WASHINGTON, June 10 (Xinhua) -- Chinese companies doing business in the United States share an "apparent" fear that the U.S. business environment will become "less welcoming" as the trade frictions with China intensify, said a survey released Monday by a China-U.S. business group.
In its 2019 Annual Business Survey Report, the China General Chamber of Commerce-USA (CGCC) said that increasingly protectionist policies in the United States have resulted in a trade war with and declining investments from China.
The fear that the trade war creates a less-welcoming business environment for Chinese companies is apparent, said CGCC Chairman Chen Xu. "This environment's uncertainty shakes our members' confidence and discourages them from making further investments in the U.S."
In the name of protecting domestic industries, Washington has placed steep tariffs on billions of U.S. dollars' worth of products from China, a heavy blow to the two countries' economic and trade relations.
According to the New York-based group, Chinese foreign direct investment (FDI) in the United States, whose "exponential growth" started in 2013 and peaked in 2016 and 2017, "dropped drastically" in 2018 and early 2019.
So far this year, Chinese FDI in the United States declined by 90 percent from its highest level in 2016, the report said.
Companies with a 2018 annual revenue of less than 5 million U.S. dollars make the biggest chunk, or 43 percent, of all that responded to the survey, while those whose revenue surpassed 100 million dollars accounted for 21 percent.
The top three sectors among the companies responding to the survey cover industrials, energy and financials, the report showed.
Some 47 percent of the companies said their revenue in 2018 remained the same in comparison with 2017, 20 percent saw increase by less than 20 percent, and 7 percent suffered loss of more than 20 percent.
The report also showed that challenges shared widely by Chinese companies in the United States include barriers on employment-based visas and immigration program, escalating protectionism in the United States, slow U.S. economic growth, and unstable U.S. policy toward foreign investment, among others.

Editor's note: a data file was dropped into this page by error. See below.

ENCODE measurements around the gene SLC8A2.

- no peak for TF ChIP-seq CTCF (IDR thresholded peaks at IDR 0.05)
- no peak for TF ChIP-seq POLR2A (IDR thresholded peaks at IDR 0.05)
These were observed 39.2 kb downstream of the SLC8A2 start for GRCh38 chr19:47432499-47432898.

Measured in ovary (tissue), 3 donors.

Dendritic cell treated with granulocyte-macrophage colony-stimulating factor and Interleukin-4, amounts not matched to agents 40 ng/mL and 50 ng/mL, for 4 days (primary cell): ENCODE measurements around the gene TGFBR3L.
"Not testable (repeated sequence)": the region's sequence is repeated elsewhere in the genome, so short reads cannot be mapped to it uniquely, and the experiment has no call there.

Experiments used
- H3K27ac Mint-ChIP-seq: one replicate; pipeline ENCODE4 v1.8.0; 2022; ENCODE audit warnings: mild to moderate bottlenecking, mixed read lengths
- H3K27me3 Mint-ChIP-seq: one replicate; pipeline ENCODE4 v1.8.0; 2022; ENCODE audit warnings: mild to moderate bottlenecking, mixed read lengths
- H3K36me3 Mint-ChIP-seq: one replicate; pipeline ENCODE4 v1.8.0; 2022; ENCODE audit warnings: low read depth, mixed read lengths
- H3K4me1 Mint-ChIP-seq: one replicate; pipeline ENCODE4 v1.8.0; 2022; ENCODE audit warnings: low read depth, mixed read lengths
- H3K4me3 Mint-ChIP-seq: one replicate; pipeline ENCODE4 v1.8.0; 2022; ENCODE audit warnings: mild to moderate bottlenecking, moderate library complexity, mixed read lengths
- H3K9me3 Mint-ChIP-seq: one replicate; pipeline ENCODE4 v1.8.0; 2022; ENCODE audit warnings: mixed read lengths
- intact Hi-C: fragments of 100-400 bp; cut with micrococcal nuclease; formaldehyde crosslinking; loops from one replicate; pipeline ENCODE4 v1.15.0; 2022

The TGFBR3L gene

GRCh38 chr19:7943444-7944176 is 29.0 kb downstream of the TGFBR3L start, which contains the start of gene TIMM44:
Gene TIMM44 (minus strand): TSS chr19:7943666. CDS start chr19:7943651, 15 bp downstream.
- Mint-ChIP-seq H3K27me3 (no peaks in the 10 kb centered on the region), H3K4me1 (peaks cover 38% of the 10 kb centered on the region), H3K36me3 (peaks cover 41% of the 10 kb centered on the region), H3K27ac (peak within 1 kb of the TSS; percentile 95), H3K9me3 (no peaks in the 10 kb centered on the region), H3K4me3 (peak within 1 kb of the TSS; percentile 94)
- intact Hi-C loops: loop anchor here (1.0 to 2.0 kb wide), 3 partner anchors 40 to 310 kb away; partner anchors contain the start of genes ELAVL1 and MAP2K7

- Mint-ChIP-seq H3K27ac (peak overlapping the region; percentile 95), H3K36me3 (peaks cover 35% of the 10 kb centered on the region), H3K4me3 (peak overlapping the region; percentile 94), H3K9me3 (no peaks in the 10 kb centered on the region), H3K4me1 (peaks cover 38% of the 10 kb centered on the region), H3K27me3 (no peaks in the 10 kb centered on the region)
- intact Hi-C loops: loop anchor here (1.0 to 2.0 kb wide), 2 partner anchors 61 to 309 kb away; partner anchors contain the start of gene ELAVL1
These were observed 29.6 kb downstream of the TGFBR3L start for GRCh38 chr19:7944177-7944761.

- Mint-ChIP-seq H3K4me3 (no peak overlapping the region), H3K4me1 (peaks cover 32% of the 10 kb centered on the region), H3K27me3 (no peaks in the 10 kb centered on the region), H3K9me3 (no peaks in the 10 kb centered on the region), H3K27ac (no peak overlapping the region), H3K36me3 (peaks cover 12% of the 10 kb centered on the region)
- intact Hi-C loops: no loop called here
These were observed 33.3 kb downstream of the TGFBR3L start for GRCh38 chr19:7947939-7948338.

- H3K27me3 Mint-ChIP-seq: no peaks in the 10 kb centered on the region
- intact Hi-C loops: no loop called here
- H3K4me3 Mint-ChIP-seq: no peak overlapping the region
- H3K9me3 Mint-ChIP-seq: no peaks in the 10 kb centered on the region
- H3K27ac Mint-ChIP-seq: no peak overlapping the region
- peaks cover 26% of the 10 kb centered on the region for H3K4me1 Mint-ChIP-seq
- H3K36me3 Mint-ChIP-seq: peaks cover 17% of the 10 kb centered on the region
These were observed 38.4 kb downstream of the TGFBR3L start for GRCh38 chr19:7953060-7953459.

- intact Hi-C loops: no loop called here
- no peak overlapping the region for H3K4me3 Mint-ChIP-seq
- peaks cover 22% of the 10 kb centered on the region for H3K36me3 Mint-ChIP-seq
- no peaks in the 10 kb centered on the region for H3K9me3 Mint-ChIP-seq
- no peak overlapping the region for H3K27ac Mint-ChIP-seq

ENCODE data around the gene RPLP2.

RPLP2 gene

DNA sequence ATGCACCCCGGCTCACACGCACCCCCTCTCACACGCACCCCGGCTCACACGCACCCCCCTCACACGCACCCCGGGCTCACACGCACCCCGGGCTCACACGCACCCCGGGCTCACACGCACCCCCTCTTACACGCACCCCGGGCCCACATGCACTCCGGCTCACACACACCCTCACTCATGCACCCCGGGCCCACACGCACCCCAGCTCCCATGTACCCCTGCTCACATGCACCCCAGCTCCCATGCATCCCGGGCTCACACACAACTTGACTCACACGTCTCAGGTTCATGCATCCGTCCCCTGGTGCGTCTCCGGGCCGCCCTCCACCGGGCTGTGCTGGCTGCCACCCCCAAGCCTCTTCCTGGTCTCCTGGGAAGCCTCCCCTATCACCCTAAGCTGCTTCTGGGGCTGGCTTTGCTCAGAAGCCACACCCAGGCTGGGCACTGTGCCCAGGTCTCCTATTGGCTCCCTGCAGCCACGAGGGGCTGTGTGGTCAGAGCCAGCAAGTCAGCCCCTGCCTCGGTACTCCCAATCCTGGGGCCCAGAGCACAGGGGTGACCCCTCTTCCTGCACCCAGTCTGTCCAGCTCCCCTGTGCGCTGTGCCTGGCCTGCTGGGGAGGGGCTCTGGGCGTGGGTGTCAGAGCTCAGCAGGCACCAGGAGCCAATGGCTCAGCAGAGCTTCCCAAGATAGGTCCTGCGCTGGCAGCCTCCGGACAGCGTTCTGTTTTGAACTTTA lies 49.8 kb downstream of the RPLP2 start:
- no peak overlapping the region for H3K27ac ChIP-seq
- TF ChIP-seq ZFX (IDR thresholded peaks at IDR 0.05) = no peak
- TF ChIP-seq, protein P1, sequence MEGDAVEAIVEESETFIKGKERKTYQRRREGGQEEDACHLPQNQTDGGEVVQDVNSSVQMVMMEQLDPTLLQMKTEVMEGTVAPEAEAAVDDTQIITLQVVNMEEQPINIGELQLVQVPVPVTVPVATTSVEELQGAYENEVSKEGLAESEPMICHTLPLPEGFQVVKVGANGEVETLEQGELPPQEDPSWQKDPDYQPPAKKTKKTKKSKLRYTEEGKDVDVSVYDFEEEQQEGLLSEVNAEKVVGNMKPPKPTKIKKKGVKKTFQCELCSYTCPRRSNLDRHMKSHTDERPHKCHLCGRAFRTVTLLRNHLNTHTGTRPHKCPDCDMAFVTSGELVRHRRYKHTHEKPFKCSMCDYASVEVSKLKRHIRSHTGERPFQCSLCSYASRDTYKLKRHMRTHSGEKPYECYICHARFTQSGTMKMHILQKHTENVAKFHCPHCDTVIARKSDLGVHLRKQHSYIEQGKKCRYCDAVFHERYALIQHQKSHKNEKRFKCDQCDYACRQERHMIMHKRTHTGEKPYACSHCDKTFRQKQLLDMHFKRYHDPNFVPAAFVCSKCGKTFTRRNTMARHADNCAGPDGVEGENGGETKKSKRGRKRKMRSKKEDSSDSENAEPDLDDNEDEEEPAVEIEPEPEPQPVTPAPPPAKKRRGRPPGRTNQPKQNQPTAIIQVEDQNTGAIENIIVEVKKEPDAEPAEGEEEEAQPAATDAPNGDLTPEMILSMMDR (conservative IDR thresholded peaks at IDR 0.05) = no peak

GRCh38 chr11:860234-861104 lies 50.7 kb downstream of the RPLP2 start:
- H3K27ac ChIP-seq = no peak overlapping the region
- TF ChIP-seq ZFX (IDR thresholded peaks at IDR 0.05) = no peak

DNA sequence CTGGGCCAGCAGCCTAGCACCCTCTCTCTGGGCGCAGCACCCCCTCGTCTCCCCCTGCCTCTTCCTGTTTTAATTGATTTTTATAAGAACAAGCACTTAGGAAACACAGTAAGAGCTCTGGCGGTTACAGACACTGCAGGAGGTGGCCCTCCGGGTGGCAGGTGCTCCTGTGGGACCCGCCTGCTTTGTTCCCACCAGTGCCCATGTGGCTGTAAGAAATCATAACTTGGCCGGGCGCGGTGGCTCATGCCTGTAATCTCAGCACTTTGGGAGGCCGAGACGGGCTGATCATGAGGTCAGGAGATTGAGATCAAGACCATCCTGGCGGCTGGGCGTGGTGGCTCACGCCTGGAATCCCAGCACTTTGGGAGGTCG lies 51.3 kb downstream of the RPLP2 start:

Among all policy-related obstacles, tariffs on Chinese products topped the list of concerns, the report said, with 77 percent of the companies stating that they had been adversely impacted by these policies.
Participants of the survey indicated that they grasp with the complexity of the regulatory, tax and legal environment in the United States which often experiences sweeping changes.
The result coincides with a survey with Chinese CEOs by PricewaterhouseCoopers (PwC), which showed that regulatory compliance challenges is the second overall concern after trade policy issues, the report said.
As enthusiasm for developing the high-tech industry grows in China, a new challenge for Chinese companies in the United States involves "complying with emerging and often inconsistent data sovereignty and privacy laws," it added.
Citing the PwC's survey, the report said 84 percent of the respondents expect artificial intelligence to have a bigger impact on their businesses than the Internet. "As a result, data sovereignty laws can feel like tariffs that increase the cost of doing business and slow down innovation."
As to how the U.S. business environment has changed last year compared to two years ago, 52 percent of the companies said it has declined, more than doubling the 23 percent who said so in the 2018 survey.
Looking into the future, 30 percent of the participants anticipate that the U.S. business environment will "moderately decline" in the next two years, and another 3 percent expect a drastic deterioration in the period, whereas only 12 percent said so in 2018, the report said.
Some 84 percent of respondents said the uncertainty in the policy environment is the main reason they could see reducing investments in the United States.
Some 45 percent of the respondents said they will delay investment in the United States until it reaches an agreement with China to solve the trade disputes, while 38 percent said they intend to adjust their global supply chain to avoid the additional tariffs Washington has imposed.
Since 2005, CGCC members have invested over 120 billion dollars in the United States, and employed "an estimated 200,000 people" in the country, said Chen.
"Their investments here translate into substantial job creation and economic growth," Chen said.